presented by Rob Winningham
Many times cognitively impaired patients are unable to learn basic ideas and compensatory strategies, which impedes progress in learning new motor behaviors and reduces the ultimate efficacy of therapy. In this course, we will discuss many strategies and interventions designed to enhance some patients’ abilities to encode new declarative memories. We will discuss short-term strategies that can be used without cognitive rehabilitation, and then we will discuss longer-term interventions. We will also work to overcome the possible challenge of creating interventions that yield improvements that generalize beyond the specific task or exercise done in the clinic. This course is the third of a five-part series.
Dr. Rob Winningham has 25 years of experience researching human memory and has largely focused on older adults and ways to enhance their mental functioning and quality of life. He creates brain stimulation activities for over 10,000 retirement communities and rehabilitation facilities as a part of Dr. Rob’s Cranium Crunches on activityconnection.com and helps create cognitive stimulation video games for linkedsenior.com and other companies. Dr. Winningham has served as Dean of the College of Liberal Arts and Sciences and Chair of the Behavioral Sciences Divisions at Western Oregon University where he is also professor in both the Psychological Sciences and Gerontology Departments. Dr. Winningham received his Ph.D. in Neuroscience from Baylor University. He has trained thousands of professionals to offer high quality cognitive rehabilitation and therapy programs. In addition to publishing many peer-reviewed articles in the area of human memory, Dr. Winningham has been invited to given well over 1000 invited presentations about memory and aging at various conferences and workshops. His book, Train Your Brain: How to Maximize Memory Ability in Older Adulthood was published by Baywood Publishing and his latest book was published in 2016 and is entitled Cranium Crunches. For more information go to: www.robwinningham.com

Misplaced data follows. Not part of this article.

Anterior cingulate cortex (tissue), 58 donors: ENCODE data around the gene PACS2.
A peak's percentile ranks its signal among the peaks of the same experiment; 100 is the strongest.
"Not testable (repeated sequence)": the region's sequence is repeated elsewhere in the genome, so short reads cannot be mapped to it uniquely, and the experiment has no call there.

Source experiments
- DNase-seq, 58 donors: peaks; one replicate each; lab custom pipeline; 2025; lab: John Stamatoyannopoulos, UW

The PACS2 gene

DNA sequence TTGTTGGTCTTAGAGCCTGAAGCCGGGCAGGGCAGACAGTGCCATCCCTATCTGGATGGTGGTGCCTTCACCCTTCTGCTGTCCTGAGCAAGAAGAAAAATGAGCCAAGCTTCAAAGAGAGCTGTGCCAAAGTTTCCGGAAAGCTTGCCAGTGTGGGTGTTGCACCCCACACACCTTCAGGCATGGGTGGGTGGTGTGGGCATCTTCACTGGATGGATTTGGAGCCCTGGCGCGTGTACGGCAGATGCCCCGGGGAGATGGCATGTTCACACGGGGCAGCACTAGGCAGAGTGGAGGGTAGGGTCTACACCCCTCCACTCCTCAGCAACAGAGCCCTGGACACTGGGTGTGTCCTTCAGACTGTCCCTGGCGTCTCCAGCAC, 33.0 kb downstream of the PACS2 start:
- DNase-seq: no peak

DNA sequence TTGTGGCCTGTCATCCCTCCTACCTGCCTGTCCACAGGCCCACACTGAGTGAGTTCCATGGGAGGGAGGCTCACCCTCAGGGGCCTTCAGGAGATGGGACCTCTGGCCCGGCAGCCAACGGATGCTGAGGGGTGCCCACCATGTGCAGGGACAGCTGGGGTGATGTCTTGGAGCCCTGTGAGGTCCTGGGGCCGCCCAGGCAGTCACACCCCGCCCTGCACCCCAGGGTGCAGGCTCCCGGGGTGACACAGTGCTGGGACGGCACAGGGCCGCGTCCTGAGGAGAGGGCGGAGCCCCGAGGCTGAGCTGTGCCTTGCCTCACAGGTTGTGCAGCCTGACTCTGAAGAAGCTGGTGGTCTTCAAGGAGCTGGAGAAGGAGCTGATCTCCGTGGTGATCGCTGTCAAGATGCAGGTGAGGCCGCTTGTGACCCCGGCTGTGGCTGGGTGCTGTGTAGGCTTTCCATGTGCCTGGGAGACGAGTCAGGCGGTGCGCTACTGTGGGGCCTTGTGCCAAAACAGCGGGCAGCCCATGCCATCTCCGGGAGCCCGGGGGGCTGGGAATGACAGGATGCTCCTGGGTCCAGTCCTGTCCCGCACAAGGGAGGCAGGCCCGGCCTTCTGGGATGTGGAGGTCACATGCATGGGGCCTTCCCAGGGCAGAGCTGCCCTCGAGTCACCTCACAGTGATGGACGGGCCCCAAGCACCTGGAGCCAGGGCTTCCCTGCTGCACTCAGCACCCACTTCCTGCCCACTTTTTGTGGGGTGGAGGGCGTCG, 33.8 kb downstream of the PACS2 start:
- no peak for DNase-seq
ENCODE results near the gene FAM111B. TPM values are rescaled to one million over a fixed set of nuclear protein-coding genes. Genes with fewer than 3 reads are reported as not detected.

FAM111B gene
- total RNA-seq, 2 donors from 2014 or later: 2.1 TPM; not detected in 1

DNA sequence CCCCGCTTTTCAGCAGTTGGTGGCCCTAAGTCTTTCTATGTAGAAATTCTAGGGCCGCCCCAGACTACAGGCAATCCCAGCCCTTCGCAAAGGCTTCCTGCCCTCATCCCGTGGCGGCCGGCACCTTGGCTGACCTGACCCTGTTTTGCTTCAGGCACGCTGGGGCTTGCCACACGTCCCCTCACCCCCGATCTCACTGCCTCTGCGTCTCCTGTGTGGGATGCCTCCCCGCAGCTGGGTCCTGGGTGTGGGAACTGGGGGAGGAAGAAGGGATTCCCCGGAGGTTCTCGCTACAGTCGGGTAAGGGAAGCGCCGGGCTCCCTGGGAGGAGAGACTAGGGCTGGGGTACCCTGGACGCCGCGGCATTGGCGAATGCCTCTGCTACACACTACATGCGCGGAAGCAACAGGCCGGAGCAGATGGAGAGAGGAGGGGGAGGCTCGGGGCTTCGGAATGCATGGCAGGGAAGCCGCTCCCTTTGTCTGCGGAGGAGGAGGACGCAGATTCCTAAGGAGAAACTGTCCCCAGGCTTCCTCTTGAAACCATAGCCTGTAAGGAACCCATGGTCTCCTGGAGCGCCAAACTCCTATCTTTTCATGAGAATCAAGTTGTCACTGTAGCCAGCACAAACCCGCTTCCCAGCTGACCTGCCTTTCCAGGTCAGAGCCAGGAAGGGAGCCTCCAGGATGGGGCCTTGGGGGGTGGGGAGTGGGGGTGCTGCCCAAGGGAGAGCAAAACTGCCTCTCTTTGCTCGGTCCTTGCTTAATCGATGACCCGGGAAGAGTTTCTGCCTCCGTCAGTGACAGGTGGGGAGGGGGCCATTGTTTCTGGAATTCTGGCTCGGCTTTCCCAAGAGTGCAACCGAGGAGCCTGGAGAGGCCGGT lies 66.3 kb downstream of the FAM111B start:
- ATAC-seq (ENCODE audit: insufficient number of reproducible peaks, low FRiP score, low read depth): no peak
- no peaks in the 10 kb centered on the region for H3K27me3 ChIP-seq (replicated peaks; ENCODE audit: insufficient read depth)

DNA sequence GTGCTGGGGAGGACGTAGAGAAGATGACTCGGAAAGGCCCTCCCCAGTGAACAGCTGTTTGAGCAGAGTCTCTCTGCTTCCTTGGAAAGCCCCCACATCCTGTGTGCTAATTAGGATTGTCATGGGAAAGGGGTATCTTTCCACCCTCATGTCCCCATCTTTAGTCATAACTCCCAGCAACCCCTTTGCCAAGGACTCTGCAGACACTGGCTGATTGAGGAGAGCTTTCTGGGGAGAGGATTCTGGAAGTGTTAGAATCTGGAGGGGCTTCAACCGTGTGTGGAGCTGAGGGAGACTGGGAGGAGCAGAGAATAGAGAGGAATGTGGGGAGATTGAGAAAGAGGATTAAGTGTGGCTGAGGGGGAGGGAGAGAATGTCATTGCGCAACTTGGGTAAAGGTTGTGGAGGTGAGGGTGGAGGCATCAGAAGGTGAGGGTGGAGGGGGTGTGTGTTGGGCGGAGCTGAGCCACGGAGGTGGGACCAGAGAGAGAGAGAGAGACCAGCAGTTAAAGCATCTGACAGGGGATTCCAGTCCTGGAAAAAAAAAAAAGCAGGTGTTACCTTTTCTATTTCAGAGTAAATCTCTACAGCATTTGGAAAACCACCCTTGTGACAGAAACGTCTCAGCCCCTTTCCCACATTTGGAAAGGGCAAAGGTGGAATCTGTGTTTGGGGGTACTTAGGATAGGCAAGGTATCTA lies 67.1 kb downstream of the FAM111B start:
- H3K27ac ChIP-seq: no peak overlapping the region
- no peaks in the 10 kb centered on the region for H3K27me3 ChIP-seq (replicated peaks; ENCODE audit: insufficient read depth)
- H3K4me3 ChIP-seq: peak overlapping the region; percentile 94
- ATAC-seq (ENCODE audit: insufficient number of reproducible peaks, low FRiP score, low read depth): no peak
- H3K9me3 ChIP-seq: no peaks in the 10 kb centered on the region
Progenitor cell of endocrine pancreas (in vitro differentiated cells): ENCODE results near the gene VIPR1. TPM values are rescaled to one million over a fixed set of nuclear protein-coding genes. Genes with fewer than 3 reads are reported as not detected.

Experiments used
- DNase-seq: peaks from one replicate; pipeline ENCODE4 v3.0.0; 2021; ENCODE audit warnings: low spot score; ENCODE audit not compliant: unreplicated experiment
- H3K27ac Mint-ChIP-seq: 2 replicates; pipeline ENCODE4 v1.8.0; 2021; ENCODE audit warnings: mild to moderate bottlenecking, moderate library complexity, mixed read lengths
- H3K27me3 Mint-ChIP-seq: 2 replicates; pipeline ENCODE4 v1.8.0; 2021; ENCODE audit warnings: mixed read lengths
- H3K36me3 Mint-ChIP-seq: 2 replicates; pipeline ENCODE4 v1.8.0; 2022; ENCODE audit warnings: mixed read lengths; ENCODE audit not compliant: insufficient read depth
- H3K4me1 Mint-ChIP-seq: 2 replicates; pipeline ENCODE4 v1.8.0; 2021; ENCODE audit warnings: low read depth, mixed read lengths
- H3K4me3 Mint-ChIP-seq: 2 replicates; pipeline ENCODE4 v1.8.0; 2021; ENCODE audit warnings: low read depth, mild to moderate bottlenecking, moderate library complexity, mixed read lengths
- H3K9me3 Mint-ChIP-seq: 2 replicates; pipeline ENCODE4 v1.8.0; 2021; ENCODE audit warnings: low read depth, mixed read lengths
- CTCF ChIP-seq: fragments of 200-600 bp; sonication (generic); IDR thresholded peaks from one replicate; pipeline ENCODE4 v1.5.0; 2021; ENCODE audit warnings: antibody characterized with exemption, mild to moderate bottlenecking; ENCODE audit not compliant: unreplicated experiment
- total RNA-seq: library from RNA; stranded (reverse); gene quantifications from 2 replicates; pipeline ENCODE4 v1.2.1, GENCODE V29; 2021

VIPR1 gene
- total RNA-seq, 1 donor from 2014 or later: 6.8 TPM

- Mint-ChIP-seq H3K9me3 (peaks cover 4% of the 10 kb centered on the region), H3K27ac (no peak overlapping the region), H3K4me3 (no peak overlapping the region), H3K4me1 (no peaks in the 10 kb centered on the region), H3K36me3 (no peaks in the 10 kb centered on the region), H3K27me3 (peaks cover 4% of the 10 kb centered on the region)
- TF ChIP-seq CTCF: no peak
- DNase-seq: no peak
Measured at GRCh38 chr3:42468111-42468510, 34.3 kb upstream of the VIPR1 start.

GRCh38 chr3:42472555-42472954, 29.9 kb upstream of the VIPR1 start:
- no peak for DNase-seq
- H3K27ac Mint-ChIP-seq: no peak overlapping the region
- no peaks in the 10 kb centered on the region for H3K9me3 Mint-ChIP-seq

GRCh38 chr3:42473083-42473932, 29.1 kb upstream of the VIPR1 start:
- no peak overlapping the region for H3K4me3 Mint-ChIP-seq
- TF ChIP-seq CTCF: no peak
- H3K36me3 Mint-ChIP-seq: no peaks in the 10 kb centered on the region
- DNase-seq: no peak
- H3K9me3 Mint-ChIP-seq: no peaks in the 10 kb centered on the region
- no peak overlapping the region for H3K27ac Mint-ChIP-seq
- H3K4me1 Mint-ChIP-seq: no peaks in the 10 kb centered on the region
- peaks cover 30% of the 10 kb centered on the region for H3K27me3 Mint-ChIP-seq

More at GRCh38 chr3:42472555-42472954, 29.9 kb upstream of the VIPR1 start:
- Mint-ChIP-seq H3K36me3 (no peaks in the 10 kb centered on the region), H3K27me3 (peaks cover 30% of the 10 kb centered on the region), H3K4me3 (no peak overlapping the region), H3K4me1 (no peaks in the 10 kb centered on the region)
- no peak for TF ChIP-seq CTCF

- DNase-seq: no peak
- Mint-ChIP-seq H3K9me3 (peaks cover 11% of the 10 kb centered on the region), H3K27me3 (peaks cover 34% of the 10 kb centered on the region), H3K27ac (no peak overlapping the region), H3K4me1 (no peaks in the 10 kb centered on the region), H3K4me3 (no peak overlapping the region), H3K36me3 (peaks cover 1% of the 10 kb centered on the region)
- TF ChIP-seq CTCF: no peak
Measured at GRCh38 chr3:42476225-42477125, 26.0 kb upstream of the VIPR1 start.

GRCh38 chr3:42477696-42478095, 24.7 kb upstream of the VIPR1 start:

The idea that encoding new memories is based on rehearsal is not complete. In order to maximize cognitive ability, executive functioning in general and attention in particular must be maximized. The importance of these principles is demonstrated, and strategies are introduced that therapists and other professionals can use to maximize attention, in the moment, even without long-term cognitive rehabilitation. Common challenges experienced when people lose inhibitory abilities are also discussed.
Testing clients has a number of positive benefits, including focusing clients on the to-be-remembered information and giving them rehearsal trials. We will discuss how to take advantage of retention testing, in an effort to help people make new declarative memories and learn new compensatory strategies.
Another empirically supported strategy to enhance executive functioning and attention is the Generation Effect. The Generation Effect refers to an enhanced ability to remember ideas, information, or compensatory strategies that one actively figured out versus having the information passively presented. Visualization and the use of signs are also explained in this chapter.
Caregivers can either impede therapeutic progress by doing things for their clients that the clients are able to do, or caregivers might impede learning by supporting behaviors in a different sequence than the therapist was trying to do. Clients can get additional rehearsal trials by explaining to their caregivers how they need to perform a certain task. We will discuss how a quick conversation with a caregiver can improve therapeutic outcomes.